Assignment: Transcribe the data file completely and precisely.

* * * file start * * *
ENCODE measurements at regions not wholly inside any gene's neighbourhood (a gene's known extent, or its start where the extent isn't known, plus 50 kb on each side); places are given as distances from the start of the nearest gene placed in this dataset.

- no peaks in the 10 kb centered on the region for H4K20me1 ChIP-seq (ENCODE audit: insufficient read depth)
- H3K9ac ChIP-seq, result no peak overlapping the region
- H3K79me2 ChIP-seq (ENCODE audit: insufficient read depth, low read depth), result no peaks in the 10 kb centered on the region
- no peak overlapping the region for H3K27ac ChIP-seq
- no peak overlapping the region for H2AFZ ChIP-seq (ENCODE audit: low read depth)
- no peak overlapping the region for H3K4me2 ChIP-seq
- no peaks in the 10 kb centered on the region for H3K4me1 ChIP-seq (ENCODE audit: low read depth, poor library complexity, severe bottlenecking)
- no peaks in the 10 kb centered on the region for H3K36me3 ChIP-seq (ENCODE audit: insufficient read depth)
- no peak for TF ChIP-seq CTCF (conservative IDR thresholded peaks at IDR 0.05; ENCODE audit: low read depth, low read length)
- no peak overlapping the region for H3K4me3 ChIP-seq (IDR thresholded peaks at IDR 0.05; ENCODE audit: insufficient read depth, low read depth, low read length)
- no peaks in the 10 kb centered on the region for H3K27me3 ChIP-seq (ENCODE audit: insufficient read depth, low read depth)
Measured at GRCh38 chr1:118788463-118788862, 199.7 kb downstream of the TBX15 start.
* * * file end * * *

ENCODE measurements at regions not wholly inside any gene's neighbourhood (a gene's known extent, or its start where the extent isn't known, plus 50 kb on each side); places are given as distances from the start of the nearest gene placed in this dataset.

- no peaks in the 10 kb centered on the region for H4K20me1 ChIP-seq (ENCODE audit: insufficient read depth)
- H3K9ac ChIP-seq, result no peak overlapping the region
- H3K79me2 ChIP-seq (ENCODE audit: insufficient read depth, low read depth), result no peaks in the 10 kb centered on the region
- no peak overlapping the region for H3K27ac ChIP-seq
- no peak overlapping the region for H2AFZ ChIP-seq (ENCODE audit: low read depth)
- no peak overlapping the region for H3K4me2 ChIP-seq
- no peaks in the 10 kb centered on the region for H3K4me1 ChIP-seq (ENCODE audit: low read depth, poor library complexity, severe bottlenecking)
- no peaks in the 10 kb centered on the region for H3K36me3 ChIP-seq (ENCODE audit: insufficient read depth)
- no peak for TF ChIP-seq CTCF (conservative IDR thresholded peaks at IDR 0.05; ENCODE audit: low read depth, low read length)
- no peak overlapping the region for H3K4me3 ChIP-seq (IDR thresholded peaks at IDR 0.05; ENCODE audit: insufficient read depth, low read depth, low read length)
- no peaks in the 10 kb centered on the region for H3K27me3 ChIP-seq (ENCODE audit: insufficient read depth, low read depth)
Measured at GRCh38 chr1:118788463-118788862, 199.7 kb downstream of the TBX15 start.